Torch Photo/Spencer Clinton
Don’t take an eye off a puppy. Look away for too long, and it might grow up; or it might break something.
Peyton Cody was, by her own admission, “clumsy.” She’d stumble around California softball fields, growing too fast for coordination to keep up. The local moms saw her akin to a young canine and, from age 10, the nickname stuck.
Nearly a decade later, she’s still the Pup. But she’s also — wait for it — the “Big Dog on the St. John’s softball team.
Second on the team in batting (.384) and slugging (.632), the freshman is among the top first-years in all of Division I. She’s split time behind the dish with former Big East first-teamer Kaitlin Mattera, alternating between catcher and designated hitter with the junior.
Before having seen her play a collegiate inning, Coach Bob Guerriero noted Cody’s “winning attitude.” He put her in the starting lineup, at catcher, for the team’s first game has its’ southern swing in February. Her name’s been penciled in every lineup card since the team returned to Queens in March.
She told the Torch a little bit about her meteoric rise.
[some parts edited for length and clarity]
TORCH: What has been the biggest challenge in adjusting to D-I college pitching at the plate?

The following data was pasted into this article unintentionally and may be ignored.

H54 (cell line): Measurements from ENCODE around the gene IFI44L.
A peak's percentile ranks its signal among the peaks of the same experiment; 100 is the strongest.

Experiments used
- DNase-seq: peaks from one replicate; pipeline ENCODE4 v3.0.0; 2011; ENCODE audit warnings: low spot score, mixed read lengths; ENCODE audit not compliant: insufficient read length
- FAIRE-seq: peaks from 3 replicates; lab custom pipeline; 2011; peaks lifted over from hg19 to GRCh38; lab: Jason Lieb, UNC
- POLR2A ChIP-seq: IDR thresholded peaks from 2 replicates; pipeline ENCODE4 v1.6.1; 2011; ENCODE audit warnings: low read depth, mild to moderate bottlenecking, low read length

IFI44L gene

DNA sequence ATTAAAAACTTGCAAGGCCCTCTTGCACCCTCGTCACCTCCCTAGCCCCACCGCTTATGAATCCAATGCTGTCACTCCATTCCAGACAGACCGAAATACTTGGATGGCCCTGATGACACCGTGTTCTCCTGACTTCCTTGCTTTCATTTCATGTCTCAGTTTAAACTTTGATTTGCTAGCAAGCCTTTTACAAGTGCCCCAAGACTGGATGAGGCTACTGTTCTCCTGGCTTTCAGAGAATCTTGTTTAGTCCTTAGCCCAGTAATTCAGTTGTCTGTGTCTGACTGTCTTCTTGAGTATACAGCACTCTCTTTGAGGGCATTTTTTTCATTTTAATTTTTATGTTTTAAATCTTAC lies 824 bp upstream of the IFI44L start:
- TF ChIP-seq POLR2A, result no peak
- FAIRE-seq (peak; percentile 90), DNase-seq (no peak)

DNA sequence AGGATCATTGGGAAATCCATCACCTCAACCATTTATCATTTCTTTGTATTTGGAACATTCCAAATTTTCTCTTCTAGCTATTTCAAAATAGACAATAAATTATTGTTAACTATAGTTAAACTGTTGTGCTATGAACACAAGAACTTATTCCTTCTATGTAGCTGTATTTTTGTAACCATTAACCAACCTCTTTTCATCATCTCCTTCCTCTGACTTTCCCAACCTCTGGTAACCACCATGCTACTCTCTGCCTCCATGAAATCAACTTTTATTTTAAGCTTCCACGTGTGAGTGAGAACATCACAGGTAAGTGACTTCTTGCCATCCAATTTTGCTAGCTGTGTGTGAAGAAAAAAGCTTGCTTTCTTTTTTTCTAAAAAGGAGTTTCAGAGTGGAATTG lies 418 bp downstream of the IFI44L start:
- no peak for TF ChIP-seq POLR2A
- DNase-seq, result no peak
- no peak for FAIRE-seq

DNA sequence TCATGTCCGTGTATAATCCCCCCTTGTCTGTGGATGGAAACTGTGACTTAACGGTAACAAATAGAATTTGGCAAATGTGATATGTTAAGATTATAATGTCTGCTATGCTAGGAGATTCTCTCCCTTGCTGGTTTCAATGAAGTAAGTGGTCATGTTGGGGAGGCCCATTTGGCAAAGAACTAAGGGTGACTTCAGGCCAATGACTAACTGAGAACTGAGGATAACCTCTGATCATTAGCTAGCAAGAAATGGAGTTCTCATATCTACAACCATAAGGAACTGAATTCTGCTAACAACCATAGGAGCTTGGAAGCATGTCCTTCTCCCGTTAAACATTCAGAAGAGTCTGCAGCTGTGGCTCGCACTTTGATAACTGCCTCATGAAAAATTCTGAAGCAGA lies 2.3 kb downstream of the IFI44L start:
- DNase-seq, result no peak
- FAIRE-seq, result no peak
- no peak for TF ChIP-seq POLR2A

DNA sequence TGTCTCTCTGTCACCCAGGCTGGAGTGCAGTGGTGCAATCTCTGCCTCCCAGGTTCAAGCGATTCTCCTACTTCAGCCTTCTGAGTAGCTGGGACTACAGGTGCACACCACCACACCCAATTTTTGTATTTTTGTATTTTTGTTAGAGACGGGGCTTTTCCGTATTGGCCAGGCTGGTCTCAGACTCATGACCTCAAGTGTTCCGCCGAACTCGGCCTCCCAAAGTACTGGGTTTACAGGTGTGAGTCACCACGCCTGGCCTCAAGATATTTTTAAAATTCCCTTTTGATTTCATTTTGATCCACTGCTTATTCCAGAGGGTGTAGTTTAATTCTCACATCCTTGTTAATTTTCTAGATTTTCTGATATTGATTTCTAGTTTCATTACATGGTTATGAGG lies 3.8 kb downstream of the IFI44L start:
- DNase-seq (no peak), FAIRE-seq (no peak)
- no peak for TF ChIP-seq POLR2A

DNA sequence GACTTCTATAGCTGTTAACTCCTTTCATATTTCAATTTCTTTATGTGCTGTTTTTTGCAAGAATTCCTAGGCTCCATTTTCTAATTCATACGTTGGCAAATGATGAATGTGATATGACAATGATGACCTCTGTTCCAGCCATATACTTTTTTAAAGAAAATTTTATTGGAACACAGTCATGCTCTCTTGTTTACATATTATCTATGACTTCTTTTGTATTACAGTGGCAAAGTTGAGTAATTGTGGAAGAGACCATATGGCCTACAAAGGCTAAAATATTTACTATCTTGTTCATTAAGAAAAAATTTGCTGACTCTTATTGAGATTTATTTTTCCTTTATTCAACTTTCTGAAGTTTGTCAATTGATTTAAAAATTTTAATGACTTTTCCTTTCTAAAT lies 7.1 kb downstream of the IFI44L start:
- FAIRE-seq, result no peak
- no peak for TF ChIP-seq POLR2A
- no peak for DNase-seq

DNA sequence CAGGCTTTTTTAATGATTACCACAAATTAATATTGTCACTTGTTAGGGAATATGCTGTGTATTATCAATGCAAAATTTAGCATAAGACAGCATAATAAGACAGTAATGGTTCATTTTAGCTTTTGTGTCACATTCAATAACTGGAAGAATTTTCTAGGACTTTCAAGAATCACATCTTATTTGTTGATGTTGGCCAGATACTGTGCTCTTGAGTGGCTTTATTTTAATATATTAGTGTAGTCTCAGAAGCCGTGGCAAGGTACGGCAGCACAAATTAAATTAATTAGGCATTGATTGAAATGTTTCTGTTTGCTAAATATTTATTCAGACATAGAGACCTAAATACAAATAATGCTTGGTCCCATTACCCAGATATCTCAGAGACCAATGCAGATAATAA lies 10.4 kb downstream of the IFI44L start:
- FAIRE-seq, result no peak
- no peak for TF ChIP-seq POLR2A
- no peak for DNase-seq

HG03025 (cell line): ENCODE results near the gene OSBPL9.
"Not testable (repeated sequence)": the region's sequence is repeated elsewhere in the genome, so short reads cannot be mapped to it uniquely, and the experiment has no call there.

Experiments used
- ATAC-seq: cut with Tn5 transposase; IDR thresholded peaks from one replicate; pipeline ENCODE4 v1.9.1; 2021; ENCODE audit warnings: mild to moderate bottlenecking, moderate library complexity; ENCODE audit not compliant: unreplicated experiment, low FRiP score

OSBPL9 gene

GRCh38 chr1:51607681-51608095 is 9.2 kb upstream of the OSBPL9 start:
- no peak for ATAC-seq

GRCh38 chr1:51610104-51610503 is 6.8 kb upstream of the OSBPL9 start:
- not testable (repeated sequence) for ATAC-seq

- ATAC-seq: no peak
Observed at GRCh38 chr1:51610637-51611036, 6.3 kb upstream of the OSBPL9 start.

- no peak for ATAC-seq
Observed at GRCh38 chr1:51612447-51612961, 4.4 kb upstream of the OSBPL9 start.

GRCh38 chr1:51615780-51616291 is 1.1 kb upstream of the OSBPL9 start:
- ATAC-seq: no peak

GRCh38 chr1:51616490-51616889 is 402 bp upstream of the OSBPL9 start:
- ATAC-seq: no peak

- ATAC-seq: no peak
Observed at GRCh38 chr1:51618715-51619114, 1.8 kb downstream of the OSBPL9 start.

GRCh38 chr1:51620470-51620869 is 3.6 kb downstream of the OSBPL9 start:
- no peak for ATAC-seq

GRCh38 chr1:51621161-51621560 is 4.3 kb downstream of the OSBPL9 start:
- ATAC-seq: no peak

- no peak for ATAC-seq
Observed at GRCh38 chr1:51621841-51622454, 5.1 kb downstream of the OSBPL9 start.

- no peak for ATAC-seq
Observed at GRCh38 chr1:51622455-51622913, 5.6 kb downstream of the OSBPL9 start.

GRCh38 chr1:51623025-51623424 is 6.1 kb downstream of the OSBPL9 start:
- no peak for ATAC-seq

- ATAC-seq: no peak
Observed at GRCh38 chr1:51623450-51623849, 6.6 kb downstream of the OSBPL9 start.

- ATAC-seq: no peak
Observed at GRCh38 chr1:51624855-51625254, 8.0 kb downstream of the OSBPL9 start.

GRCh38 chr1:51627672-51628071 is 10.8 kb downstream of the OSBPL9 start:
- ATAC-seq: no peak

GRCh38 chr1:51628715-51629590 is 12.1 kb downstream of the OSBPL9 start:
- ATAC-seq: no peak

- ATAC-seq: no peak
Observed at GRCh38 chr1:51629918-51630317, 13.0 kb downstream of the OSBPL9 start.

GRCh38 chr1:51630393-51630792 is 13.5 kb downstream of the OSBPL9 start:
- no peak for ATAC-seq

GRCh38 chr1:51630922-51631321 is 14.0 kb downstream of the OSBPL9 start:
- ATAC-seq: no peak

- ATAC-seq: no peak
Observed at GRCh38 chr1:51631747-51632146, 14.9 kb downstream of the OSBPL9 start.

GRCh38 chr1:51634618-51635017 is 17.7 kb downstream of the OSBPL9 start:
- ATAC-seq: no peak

CODY: “The biggest challenge I’ve faced at the plate is being able to hit greater movement. The ball spins more, breaks more, and is ultimately harder to hit. I’ve learned to take advantage of missed pitches. If a pitcher misses their spot and doesn’t spin the ball as much, I take advantage of it.”
T: What about defensively?
C: “The biggest challenge I face behind the plate is the pace of the game. The game is faster than before and I’ve learned if I’m not focused every pitch, it will make me pay for it.”
T: What’s your approach at the plate? Are you hunting for a good pitch to drive or attacking the first strike you see? Something else?
C: “My approach changes each at bat depending on the situation. However, I don’t like to pick one side of the plate and tell myself only attack that side. At this level it’s not very likely the pitcher is going to throw you your exact pitch. [So], my approach at the plate is attack the first good pitch I see.”
T: You’ve been in the starting lineup from day one. As a freshman, what did that vote of confidence from Coach Guerriero and the coaching staff mean to you?
C: “I am very grateful for the opportunities the coaching staff has given me. I understand the competitive environment here at St. John’s so it’s very important for me to take advantage of my opportunities. The coaching staff has a lot of confidence in me and it’s very reassuring to know. It’s much easier going up to the plate knowing your coach has faith in you and wants you to succeed. Their confidence rubs off on me and as a result I am more confident at the plate.”